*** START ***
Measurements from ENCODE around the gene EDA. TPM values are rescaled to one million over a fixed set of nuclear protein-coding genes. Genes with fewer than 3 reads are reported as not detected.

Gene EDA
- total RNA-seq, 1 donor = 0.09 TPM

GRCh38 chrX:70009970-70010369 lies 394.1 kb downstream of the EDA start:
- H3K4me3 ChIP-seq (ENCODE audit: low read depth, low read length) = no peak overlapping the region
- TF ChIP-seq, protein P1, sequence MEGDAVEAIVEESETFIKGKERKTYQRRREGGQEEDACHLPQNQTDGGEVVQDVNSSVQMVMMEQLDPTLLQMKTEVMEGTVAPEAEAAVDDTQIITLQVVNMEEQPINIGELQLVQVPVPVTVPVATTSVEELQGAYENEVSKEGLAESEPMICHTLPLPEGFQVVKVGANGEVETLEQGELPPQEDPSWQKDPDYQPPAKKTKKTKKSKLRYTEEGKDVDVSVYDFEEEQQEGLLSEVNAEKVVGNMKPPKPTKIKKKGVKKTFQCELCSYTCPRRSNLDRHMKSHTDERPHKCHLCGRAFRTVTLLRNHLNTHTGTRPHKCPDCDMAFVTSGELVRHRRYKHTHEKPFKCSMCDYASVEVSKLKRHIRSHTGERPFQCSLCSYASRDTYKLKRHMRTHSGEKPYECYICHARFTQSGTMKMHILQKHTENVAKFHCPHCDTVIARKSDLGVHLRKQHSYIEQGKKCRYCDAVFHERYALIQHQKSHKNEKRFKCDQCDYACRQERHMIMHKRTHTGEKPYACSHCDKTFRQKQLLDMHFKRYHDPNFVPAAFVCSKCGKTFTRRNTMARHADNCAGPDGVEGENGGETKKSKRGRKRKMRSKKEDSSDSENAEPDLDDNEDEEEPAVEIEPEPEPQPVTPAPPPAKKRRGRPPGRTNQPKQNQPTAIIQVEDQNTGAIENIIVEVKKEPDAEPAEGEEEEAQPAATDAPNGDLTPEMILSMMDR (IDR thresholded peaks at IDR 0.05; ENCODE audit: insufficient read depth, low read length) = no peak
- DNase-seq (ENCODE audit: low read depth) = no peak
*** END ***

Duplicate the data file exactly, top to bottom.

Measurements from ENCODE around the gene EDA. TPM values are rescaled to one million over a fixed set of nuclear protein-coding genes. Genes with fewer than 3 reads are reported as not detected.

Gene EDA
- total RNA-seq, 1 donor = 0.09 TPM

GRCh38 chrX:70009970-70010369 lies 394.1 kb downstream of the EDA start:
- H3K4me3 ChIP-seq (ENCODE audit: low read depth, low read length) = no peak overlapping the region
- TF ChIP-seq, protein P1, sequence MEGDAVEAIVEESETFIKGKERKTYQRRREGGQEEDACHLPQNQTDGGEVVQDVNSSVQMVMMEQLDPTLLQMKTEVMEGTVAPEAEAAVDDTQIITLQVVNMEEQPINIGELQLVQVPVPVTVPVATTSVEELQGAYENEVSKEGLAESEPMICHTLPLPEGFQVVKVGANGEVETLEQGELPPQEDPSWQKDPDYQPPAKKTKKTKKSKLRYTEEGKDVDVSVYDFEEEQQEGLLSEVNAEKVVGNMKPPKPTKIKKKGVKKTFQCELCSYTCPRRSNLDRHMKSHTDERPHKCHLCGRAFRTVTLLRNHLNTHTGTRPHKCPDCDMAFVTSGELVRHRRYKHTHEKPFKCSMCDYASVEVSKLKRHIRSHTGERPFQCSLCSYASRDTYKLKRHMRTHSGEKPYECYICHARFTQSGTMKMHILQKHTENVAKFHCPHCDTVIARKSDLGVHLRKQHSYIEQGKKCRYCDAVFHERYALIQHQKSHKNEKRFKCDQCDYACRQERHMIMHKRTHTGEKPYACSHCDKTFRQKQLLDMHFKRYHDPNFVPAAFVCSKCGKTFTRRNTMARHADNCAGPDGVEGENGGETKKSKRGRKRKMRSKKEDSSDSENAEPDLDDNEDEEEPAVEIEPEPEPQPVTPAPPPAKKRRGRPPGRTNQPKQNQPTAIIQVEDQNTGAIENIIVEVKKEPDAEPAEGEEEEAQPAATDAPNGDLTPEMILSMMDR (IDR thresholded peaks at IDR 0.05; ENCODE audit: insufficient read depth, low read length) = no peak
- DNase-seq (ENCODE audit: low read depth) = no peak